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commend someone for something

to praise someone for doing something. The committee commended Ralph for his good work.
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commend someone or something to someone or something

to recommend or speak well of someone to someone or a group. I commend Walter to your organization. He would make a fine employee. We commended your organization to Martha, who may wish to become a member.
See also: commend
References in classic literature ?
The old woman had now done what she could for the aspect of the chamber; and, commending the young man to the protection of the saints, took her departure
Letters have been issued by the government commending the party to courtesies abroad.
Before that, Nicholas had told his wife all that had passed between himself and Sonya, blaming himself and commending her.
The more I thought of it, while his brilliant conversational gifts were commending themselves to my inattention, the more curious I grew, and of course had no difficulty in persuading myself that my curiosity was friendly solicitude.
The General used Sir Richard with all humanity, and left nothing unattempted that tended to his recovery, highly commending his valour and worthiness, and greatly bewailing the danger in which he was, being unto them a rare spectacle, and a resolution seldom approved, to see one ship turn toward so many enemies, to endure the charge and boarding of so many huge Armadas, and to resist and repel the assaults and entries of so many soldiers.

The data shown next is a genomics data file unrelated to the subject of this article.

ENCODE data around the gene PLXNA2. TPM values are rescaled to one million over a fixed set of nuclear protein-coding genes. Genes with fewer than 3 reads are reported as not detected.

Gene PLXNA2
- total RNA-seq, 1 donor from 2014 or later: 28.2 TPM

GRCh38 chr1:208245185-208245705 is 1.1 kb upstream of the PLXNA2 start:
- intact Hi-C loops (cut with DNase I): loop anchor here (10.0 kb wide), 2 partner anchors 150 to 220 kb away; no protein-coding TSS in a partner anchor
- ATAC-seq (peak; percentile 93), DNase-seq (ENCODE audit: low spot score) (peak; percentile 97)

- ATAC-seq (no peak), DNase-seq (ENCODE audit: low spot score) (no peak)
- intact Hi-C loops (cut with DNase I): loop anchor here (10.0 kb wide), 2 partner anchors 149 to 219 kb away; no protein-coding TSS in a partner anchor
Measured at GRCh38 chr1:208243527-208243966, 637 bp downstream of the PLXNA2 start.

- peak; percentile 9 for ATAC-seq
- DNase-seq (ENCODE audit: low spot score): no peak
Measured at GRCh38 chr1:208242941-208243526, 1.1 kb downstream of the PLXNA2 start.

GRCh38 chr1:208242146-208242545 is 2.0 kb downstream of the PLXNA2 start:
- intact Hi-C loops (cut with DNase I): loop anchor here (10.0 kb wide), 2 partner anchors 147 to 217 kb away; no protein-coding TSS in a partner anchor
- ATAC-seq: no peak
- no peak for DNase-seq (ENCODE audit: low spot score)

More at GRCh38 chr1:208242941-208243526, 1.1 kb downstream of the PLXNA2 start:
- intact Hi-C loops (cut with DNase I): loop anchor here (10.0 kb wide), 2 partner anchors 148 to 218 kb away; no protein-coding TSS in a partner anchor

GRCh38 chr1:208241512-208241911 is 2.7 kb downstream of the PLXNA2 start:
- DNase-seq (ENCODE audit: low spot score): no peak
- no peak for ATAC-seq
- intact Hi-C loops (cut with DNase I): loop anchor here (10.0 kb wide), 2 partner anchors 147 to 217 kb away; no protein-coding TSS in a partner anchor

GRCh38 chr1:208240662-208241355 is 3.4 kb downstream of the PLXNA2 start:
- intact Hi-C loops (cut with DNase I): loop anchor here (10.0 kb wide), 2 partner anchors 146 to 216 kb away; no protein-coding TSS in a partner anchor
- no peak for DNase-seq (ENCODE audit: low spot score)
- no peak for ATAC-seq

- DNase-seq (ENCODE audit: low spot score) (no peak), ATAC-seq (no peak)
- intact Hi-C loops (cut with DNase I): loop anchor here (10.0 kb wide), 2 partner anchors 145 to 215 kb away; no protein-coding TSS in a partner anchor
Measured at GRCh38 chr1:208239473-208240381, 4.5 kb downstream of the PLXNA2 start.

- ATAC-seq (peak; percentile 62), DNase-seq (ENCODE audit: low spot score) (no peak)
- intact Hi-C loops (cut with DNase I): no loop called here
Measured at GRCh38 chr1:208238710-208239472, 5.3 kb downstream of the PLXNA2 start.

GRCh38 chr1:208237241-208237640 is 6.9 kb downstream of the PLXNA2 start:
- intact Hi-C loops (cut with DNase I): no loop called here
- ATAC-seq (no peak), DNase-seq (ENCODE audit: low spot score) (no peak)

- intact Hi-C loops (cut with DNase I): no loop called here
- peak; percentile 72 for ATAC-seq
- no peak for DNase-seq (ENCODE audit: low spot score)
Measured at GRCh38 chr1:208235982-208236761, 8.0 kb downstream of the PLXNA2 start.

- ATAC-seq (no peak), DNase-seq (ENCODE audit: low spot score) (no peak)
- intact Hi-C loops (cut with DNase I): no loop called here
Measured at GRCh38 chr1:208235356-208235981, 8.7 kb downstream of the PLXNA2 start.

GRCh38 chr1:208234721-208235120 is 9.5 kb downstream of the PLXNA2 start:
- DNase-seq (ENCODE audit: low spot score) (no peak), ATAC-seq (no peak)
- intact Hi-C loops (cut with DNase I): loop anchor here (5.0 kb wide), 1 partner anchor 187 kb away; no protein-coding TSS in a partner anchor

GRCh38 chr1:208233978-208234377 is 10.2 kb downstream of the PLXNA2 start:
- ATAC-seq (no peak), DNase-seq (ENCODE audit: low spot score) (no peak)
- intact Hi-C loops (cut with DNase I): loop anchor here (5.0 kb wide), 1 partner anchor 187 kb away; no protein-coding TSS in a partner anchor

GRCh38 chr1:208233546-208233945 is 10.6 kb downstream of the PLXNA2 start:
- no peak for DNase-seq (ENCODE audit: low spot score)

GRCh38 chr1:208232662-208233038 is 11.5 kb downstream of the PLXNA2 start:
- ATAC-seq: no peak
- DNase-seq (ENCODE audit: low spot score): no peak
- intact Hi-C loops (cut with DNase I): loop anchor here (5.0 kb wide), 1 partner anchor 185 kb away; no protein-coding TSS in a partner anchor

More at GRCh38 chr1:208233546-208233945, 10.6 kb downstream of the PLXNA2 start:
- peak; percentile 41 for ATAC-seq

At the time Chesterfield, not foreseeing the importance of the work, was coldly indifferent, but shortly before the Dictionary appeared, being better informed, he attempted to gain a share in the credit by commending it in a periodical.
Fang was at that moment perusing a leading article in a newspaper of the morning, adverting to some recent decision of his, and commending him, for the three hundred and fiftieth time, to the special and particular notice of the Secretary of State for the Home Department.
The circumstance of having another listener to the wonders unfolded by Wegg, or, as it were, another calculator to cast up the guineas found in teapots, chimneys, racks and mangers, and other such banks of deposit, seemed greatly to heighten Mr Boffin's enjoyment; while Silas Wegg, for his part, though of a jealous temperament which might under ordinary circumstances have resented the anatomist's getting into favour, was so very anxious to keep his eye on that gentleman--lest, being too much left to himself, he should be tempted to play any tricks with the precious document in his keeping--that he never lost an opportunity of commending him to Mr Boffin's notice as a third party whose company was much to be desired.